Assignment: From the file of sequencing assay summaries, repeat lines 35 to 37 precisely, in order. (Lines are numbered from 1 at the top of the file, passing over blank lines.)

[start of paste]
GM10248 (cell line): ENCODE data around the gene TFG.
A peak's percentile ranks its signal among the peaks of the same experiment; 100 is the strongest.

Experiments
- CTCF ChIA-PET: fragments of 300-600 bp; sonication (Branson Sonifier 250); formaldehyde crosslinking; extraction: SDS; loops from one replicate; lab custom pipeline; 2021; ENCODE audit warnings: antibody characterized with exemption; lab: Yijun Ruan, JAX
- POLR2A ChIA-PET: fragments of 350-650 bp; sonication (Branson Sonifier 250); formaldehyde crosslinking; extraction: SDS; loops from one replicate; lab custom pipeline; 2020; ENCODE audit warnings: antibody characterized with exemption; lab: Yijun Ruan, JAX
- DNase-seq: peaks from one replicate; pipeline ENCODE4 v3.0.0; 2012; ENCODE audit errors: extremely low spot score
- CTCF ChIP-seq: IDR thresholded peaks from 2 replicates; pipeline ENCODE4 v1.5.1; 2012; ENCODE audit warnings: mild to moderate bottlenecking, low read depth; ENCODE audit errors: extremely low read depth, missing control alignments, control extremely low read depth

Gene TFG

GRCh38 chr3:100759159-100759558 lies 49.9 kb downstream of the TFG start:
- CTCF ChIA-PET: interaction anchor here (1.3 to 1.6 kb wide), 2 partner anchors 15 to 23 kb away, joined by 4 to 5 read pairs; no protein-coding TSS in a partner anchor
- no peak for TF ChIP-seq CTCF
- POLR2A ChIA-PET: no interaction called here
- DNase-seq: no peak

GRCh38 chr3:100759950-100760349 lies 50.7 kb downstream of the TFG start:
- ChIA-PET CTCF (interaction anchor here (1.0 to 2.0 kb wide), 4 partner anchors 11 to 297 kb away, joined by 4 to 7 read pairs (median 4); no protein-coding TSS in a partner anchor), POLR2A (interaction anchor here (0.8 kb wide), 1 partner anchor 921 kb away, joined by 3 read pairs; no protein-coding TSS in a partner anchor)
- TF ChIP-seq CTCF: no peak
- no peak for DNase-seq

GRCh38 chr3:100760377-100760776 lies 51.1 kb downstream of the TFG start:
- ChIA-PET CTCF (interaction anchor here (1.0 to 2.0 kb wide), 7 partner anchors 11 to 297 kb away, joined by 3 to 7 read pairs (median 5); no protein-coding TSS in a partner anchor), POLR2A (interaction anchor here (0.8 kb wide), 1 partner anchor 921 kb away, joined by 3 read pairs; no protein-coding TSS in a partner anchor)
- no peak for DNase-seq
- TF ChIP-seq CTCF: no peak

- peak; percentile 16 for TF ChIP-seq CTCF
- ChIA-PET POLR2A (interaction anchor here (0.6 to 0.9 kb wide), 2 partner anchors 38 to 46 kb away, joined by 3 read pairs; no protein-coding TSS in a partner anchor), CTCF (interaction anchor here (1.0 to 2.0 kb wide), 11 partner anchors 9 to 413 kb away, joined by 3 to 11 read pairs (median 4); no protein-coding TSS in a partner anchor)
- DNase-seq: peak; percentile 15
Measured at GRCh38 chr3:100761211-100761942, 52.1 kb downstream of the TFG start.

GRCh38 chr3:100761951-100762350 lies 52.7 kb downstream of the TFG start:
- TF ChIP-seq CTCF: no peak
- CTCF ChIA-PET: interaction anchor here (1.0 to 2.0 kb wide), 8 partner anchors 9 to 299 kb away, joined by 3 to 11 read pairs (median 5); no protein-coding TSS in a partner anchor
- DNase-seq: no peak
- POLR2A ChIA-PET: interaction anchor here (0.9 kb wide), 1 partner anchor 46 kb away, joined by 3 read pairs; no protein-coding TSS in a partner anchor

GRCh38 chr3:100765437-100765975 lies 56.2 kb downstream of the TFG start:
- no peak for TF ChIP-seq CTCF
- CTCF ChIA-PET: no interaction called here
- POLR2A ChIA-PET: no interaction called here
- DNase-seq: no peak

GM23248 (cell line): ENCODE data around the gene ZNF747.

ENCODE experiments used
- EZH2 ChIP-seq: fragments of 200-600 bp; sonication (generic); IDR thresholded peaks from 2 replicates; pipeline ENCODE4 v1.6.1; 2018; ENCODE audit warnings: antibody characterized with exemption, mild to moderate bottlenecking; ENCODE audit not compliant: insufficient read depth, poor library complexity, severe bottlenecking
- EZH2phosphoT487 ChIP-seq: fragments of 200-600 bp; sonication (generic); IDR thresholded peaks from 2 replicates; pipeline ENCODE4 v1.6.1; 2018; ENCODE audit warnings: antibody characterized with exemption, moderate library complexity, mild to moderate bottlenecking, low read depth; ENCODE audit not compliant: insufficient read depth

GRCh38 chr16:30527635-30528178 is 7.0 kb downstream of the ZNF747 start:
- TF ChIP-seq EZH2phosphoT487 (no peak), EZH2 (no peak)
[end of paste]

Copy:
- DNase-seq: no peak

GM23248 (cell line): ENCODE data around the gene ZNF747.

ENCODE experiments used